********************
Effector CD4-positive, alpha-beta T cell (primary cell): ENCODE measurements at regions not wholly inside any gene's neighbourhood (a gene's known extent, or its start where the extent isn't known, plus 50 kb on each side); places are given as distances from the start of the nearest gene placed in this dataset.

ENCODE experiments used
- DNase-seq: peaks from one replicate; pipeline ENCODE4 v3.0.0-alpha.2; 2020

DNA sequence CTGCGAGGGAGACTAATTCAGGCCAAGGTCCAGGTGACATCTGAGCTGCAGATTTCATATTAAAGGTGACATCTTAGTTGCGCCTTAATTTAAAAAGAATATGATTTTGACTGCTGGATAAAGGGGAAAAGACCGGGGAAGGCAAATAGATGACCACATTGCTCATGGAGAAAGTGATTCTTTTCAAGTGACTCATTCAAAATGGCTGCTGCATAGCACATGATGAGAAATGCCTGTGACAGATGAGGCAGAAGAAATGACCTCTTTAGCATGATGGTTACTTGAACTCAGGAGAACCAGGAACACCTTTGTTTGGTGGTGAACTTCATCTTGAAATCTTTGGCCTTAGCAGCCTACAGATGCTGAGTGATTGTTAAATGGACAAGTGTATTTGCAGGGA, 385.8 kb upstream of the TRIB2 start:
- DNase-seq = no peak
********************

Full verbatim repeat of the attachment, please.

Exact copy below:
Effector CD4-positive, alpha-beta T cell (primary cell): ENCODE measurements at regions not wholly inside any gene's neighbourhood (a gene's known extent, or its start where the extent isn't known, plus 50 kb on each side); places are given as distances from the start of the nearest gene placed in this dataset.

ENCODE experiments used
- DNase-seq: peaks from one replicate; pipeline ENCODE4 v3.0.0-alpha.2; 2020

DNA sequence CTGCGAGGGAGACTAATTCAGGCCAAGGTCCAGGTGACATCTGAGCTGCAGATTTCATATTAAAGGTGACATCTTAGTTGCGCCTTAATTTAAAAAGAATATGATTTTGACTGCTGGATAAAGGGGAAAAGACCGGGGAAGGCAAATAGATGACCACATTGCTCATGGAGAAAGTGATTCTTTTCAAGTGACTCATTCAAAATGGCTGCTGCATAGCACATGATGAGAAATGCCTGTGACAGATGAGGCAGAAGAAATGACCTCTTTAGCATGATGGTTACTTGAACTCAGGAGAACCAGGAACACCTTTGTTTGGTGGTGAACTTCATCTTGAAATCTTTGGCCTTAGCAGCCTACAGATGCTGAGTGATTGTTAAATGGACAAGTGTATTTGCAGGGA, 385.8 kb upstream of the TRIB2 start:
- DNase-seq = no peak